Cheneys warning of another 9/11 in the offing angers Democrats

February 6th, 2009 - 5:03 pm ICT by ANI  

Barack Obama

Washington, Feb.6 (ANI): Former Vice President Dick Cheneys warnings about the risks of closing Guantanamo Bay prison and changing other Bush-era policies, has angered Democrats and some top counter-terrorism experts, who said Cheney was reviving the same scare tactics voters had rejected in electing Barack Obama.
Cheney made his comments in an interview this week with Politico in which he unyieldingly defended the detention facility and coercive interrogations of terrorism suspects and warned that changing course would invite another mass-casualty terror attack potentially worse than the ones on Sept. 11.
Many experts, even those who disagree sharply on most issues with Cheney, concur that a large-scale unconventional attack remains the most dangerous national security threat, if not necessarily the most likely. Obama himself has warned of such a catastrophic attack.
But Cheneys comments revived a debate that will long outlast the presidential campaign over what are the best tactics to prevent another attack, and whether the U.S. is more or less safe with Guantanamo open, by using harsh interrogation techniques and other controversial steps that Mr. Obama has taken steps to terminate.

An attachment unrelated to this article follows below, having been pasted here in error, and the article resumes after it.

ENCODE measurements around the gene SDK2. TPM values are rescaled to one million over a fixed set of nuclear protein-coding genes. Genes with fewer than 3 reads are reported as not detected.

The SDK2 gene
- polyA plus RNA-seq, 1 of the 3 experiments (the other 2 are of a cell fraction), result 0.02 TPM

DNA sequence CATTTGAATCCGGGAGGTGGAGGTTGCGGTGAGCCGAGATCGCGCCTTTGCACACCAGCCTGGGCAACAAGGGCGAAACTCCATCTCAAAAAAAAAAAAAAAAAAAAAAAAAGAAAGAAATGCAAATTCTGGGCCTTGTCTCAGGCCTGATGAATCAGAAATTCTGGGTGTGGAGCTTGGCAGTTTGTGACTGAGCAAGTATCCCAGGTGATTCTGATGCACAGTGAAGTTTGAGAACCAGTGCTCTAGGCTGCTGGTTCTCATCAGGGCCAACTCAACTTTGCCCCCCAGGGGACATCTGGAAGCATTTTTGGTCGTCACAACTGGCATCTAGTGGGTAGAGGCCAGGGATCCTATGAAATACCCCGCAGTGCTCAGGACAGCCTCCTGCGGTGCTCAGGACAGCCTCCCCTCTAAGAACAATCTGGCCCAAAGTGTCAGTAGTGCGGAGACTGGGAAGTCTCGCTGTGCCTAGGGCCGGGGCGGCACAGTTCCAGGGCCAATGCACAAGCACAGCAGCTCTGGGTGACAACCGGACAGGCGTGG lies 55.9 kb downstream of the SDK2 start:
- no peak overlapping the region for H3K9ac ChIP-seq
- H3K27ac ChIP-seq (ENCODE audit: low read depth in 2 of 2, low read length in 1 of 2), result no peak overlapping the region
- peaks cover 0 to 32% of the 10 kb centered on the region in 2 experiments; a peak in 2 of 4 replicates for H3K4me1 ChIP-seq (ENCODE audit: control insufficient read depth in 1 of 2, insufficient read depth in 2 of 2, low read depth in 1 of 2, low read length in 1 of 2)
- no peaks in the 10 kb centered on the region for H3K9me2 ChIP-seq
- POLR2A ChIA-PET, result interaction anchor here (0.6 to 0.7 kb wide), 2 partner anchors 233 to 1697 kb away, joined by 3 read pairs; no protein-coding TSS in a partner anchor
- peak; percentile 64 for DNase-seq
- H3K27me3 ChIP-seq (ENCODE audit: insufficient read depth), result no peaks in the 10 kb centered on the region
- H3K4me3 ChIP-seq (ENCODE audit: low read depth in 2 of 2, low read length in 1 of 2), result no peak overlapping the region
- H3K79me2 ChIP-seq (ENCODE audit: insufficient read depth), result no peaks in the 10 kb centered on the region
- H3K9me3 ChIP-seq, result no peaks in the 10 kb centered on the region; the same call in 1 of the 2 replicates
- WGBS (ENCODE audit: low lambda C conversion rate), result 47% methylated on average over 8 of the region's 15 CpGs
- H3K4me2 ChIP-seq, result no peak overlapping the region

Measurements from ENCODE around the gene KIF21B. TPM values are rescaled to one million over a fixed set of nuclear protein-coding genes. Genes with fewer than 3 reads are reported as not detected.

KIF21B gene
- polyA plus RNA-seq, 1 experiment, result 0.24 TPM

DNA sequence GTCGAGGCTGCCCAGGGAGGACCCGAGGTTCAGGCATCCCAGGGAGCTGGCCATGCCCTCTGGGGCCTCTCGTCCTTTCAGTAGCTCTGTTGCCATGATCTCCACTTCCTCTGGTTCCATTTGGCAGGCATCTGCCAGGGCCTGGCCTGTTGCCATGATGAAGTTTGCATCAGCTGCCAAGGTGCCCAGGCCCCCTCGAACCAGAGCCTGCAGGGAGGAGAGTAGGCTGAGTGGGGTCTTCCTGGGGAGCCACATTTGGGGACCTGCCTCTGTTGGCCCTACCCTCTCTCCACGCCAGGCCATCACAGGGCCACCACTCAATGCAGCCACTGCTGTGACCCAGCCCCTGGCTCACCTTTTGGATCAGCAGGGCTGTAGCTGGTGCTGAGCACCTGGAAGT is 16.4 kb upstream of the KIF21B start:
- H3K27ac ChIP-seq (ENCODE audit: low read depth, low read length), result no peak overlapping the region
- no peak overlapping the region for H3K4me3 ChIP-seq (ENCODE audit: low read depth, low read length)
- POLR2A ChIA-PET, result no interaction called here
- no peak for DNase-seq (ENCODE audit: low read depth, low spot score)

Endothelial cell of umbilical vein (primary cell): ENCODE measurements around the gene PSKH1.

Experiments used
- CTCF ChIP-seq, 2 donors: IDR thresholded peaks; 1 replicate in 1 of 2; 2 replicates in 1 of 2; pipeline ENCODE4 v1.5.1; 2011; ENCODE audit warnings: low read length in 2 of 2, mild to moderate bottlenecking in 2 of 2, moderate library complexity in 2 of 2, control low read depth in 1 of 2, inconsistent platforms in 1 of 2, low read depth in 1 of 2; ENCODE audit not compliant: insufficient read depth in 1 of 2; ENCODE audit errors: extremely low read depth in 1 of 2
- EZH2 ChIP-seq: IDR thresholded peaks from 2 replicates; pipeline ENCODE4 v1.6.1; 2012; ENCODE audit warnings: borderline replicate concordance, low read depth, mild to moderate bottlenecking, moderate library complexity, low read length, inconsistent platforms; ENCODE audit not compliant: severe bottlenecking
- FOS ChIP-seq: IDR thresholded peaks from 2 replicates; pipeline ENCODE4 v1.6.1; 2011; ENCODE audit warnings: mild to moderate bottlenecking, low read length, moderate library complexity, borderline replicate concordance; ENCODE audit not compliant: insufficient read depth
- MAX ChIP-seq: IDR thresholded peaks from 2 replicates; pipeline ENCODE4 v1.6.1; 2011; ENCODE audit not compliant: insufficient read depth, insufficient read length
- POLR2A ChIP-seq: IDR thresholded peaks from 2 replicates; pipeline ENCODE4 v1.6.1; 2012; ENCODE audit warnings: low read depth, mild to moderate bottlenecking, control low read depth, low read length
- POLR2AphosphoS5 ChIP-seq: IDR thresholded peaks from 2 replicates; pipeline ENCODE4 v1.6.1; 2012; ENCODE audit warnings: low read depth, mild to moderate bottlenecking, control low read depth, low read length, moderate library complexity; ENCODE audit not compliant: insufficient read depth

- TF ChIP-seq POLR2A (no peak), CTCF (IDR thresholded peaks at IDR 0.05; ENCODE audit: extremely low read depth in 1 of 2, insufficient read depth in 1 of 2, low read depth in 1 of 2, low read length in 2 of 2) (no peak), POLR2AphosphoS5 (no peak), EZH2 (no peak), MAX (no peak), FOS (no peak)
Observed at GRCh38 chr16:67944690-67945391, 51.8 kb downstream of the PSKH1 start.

Its ludicrous to think that the way Cheney articulated is the only salvation for the U.S. against the threat of Al Qaeda terrorism, said Roger Cressey, who served as a counter-terrorism official at the National Security Council during the Clinton and Bush administrations.
For every positive that came out of the Bush policies, there have been many more negatives, he added.
James Carafano, a homeland security expert at the Heritage Foundation, argued that Cheney was right to emphasize the dangers of future attacks. He argued that keeping in place many of the most controversial elements of the Bush administrations counter-terrorist tactics was vital to prevent future attacks.
Obamas argument is that such tactics make the country less safe by inciting anti-U.S. feeling among Arabs and Muslims.
Obama has been careful about how far he goes in dismantling Bush terror policies.
While he has issued an executive order banning harsh interrogation techniques, the order leaves open the possibility of the CIA employing such methods on prisoners captured in the future. And while he has called for a plan to close Guantanamo within a year, he has not committed himself to any steps that would require release of the 14 so-called high value Al Qaeda detainees.
In his interview, Cheney implied that the new administration was scrapping all the Bush methods.
The White House had no comment on the Cheney interview, according to Ben Chang, a spokesman at the National Security Council.
Other Democrats were, however, outraged at Cheneys assertions that the new administration will backtrack on protecting Americans.
Its time to retire the fear card, said Representative Jane Harman, a California Democrat.
Im sure that [Cheney] feels that he operated correctly during his years in the vice presidency. I get that. But I think there was a huge cost to the approach he took, she added. (ANI)

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